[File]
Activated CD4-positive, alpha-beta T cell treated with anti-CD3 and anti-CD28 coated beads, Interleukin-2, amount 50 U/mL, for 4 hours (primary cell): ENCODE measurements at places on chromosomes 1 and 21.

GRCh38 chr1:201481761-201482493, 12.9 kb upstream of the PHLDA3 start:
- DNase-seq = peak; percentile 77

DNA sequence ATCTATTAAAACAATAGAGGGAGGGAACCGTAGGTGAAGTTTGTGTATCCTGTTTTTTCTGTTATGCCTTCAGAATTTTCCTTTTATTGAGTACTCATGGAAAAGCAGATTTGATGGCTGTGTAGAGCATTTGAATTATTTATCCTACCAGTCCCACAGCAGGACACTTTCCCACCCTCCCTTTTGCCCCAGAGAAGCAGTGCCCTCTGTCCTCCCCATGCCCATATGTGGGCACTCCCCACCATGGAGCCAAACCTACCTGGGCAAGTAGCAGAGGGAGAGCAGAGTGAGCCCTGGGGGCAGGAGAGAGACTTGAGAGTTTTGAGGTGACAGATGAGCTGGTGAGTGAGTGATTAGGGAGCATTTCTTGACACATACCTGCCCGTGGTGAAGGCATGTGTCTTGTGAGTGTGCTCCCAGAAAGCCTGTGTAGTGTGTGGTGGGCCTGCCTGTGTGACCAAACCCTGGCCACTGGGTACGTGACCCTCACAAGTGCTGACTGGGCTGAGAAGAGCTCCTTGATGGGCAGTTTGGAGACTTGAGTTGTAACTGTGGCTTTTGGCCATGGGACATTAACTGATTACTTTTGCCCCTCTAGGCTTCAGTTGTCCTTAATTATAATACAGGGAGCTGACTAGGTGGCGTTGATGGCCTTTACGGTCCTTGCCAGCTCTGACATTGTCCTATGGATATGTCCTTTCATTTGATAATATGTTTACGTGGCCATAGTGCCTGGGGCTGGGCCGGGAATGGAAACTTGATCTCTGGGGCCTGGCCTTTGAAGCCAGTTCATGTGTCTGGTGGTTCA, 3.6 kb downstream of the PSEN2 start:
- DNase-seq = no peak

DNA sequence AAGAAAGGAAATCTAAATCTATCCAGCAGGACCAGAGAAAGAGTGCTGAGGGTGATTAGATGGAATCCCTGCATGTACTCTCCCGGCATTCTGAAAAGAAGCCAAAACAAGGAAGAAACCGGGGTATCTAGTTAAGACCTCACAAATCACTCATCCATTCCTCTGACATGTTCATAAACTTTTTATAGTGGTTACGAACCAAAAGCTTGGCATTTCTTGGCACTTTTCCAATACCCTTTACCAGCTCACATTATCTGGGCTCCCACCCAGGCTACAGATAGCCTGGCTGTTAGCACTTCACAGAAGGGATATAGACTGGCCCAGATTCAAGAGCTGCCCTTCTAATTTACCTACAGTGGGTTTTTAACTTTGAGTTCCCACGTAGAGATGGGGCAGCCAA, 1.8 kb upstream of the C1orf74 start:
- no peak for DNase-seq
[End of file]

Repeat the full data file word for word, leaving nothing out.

Activated CD4-positive, alpha-beta T cell treated with anti-CD3 and anti-CD28 coated beads, Interleukin-2, amount 50 U/mL, for 4 hours (primary cell): ENCODE measurements at places on chromosomes 1 and 21.

GRCh38 chr1:201481761-201482493, 12.9 kb upstream of the PHLDA3 start:
- DNase-seq = peak; percentile 77

DNA sequence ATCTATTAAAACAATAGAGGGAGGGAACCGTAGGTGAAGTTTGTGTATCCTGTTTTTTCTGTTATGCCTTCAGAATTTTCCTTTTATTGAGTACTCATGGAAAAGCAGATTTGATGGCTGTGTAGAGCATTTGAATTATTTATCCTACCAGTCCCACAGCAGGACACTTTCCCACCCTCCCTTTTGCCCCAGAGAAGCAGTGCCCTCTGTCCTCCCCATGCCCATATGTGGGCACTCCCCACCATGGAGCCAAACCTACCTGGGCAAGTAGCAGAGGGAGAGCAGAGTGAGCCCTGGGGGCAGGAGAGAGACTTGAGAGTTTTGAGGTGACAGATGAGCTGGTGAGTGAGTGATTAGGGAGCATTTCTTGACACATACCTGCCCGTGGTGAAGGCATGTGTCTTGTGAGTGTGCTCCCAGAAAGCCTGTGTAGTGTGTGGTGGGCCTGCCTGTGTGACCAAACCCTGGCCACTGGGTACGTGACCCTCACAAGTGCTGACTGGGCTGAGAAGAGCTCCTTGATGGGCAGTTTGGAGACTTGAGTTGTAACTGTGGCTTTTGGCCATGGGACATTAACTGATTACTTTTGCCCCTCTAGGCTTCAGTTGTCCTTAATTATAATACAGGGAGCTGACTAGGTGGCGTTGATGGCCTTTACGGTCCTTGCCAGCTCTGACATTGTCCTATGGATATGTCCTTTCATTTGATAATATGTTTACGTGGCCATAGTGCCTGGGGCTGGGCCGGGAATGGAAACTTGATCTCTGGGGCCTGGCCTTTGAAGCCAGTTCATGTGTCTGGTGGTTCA, 3.6 kb downstream of the PSEN2 start:
- DNase-seq = no peak

DNA sequence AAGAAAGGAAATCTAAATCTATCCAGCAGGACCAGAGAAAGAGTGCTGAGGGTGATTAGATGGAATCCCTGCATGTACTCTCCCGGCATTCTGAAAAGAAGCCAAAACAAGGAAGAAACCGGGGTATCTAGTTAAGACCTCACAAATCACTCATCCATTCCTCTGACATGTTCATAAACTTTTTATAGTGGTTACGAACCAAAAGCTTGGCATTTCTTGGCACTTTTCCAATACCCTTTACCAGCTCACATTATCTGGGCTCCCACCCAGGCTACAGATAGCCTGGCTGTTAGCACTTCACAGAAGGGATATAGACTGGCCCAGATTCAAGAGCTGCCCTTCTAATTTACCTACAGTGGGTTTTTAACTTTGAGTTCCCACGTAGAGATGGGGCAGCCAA, 1.8 kb upstream of the C1orf74 start:
- no peak for DNase-seq